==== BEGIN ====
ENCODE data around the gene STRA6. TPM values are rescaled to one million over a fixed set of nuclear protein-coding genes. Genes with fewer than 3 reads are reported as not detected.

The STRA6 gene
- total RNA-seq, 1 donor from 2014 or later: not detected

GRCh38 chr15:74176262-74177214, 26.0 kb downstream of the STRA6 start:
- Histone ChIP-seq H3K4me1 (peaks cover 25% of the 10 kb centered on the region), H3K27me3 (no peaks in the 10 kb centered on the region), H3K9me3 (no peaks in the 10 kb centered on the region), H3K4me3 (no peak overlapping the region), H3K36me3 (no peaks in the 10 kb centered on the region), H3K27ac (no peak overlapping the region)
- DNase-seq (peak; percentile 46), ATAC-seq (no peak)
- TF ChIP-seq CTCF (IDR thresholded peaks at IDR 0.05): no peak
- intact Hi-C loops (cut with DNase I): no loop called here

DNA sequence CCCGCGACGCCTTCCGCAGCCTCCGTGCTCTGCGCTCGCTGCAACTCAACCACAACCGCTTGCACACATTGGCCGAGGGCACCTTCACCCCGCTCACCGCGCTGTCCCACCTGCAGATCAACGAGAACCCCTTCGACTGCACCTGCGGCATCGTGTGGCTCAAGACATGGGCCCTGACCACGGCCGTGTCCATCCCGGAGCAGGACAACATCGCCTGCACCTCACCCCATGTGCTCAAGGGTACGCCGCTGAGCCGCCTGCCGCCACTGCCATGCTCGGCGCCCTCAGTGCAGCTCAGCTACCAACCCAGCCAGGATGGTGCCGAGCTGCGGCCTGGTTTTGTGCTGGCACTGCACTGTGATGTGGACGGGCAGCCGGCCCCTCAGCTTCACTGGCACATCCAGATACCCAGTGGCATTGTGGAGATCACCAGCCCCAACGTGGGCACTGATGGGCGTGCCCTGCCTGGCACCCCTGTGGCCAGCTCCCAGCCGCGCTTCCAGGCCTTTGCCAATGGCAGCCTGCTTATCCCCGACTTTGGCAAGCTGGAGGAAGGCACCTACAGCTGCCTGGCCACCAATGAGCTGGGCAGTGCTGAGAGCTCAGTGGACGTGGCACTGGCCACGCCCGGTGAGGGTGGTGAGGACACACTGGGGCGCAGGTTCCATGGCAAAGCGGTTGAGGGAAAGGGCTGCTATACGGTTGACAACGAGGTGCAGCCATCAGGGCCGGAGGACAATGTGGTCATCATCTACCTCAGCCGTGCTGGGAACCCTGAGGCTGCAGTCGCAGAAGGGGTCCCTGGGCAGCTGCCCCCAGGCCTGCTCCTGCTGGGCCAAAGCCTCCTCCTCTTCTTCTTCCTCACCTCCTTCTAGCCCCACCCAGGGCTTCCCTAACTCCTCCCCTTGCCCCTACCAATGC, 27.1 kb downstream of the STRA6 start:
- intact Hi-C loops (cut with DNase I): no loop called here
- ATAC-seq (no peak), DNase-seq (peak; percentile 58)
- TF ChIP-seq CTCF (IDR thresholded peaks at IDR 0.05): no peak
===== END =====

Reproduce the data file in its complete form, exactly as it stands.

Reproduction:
ENCODE data around the gene STRA6. TPM values are rescaled to one million over a fixed set of nuclear protein-coding genes. Genes with fewer than 3 reads are reported as not detected.

The STRA6 gene
- total RNA-seq, 1 donor from 2014 or later: not detected

GRCh38 chr15:74176262-74177214, 26.0 kb downstream of the STRA6 start:
- Histone ChIP-seq H3K4me1 (peaks cover 25% of the 10 kb centered on the region), H3K27me3 (no peaks in the 10 kb centered on the region), H3K9me3 (no peaks in the 10 kb centered on the region), H3K4me3 (no peak overlapping the region), H3K36me3 (no peaks in the 10 kb centered on the region), H3K27ac (no peak overlapping the region)
- DNase-seq (peak; percentile 46), ATAC-seq (no peak)
- TF ChIP-seq CTCF (IDR thresholded peaks at IDR 0.05): no peak
- intact Hi-C loops (cut with DNase I): no loop called here

DNA sequence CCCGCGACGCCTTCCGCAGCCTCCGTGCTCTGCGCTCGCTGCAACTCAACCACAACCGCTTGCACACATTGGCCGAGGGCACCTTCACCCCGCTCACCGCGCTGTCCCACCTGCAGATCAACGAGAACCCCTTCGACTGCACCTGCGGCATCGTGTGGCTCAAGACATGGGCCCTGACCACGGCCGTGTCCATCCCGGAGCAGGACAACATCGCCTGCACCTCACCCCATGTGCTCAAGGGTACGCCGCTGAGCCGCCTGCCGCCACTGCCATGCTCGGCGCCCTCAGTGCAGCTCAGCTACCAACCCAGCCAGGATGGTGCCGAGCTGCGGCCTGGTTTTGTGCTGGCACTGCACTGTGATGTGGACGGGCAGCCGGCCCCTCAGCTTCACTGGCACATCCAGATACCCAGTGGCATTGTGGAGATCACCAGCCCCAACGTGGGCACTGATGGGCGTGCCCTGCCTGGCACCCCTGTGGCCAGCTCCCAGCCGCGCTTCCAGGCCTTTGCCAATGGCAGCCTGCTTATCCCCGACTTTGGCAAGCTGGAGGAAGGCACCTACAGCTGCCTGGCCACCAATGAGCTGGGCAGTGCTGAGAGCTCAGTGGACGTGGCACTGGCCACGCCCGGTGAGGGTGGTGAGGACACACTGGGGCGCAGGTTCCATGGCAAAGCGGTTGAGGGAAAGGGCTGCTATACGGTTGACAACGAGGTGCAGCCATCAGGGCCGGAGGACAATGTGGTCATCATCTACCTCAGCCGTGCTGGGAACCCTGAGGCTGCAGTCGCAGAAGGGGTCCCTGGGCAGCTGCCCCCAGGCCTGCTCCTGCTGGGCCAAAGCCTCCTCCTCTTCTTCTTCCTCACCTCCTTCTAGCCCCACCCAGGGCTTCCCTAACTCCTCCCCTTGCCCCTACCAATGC, 27.1 kb downstream of the STRA6 start:
- intact Hi-C loops (cut with DNase I): no loop called here
- ATAC-seq (no peak), DNase-seq (peak; percentile 58)
- TF ChIP-seq CTCF (IDR thresholded peaks at IDR 0.05): no peak